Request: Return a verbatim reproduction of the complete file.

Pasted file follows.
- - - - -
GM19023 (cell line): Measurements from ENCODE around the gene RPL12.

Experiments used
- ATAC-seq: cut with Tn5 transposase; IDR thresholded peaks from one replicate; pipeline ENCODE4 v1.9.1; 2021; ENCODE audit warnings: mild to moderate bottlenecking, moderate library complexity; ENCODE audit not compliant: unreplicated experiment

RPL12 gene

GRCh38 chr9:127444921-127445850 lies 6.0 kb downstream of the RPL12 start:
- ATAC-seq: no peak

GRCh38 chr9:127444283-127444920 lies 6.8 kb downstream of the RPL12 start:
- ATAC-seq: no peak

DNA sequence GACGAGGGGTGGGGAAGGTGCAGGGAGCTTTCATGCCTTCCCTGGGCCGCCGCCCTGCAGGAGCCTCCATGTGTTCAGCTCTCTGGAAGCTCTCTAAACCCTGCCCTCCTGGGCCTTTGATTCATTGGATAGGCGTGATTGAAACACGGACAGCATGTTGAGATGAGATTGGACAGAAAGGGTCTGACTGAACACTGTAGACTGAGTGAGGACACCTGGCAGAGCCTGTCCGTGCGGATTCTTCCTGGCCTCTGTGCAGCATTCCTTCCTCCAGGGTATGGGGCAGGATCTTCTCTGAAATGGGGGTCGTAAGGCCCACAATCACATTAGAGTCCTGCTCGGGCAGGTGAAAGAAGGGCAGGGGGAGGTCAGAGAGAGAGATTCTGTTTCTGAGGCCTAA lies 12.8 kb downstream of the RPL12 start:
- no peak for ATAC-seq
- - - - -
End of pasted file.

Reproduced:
GM19023 (cell line): Measurements from ENCODE around the gene RPL12.

Experiments used
- ATAC-seq: cut with Tn5 transposase; IDR thresholded peaks from one replicate; pipeline ENCODE4 v1.9.1; 2021; ENCODE audit warnings: mild to moderate bottlenecking, moderate library complexity; ENCODE audit not compliant: unreplicated experiment

RPL12 gene

GRCh38 chr9:127444921-127445850 lies 6.0 kb downstream of the RPL12 start:
- ATAC-seq: no peak

GRCh38 chr9:127444283-127444920 lies 6.8 kb downstream of the RPL12 start:
- ATAC-seq: no peak

DNA sequence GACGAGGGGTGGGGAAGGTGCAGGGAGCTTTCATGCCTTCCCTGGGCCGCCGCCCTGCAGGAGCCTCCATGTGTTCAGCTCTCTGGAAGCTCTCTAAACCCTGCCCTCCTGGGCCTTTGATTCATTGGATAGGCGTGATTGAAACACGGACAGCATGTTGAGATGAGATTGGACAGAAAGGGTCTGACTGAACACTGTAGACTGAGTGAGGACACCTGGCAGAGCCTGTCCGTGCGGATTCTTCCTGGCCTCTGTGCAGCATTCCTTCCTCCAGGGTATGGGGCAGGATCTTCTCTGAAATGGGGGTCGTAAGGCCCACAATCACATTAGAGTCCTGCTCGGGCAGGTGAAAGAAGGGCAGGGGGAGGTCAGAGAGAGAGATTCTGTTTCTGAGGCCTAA lies 12.8 kb downstream of the RPL12 start:
- no peak for ATAC-seq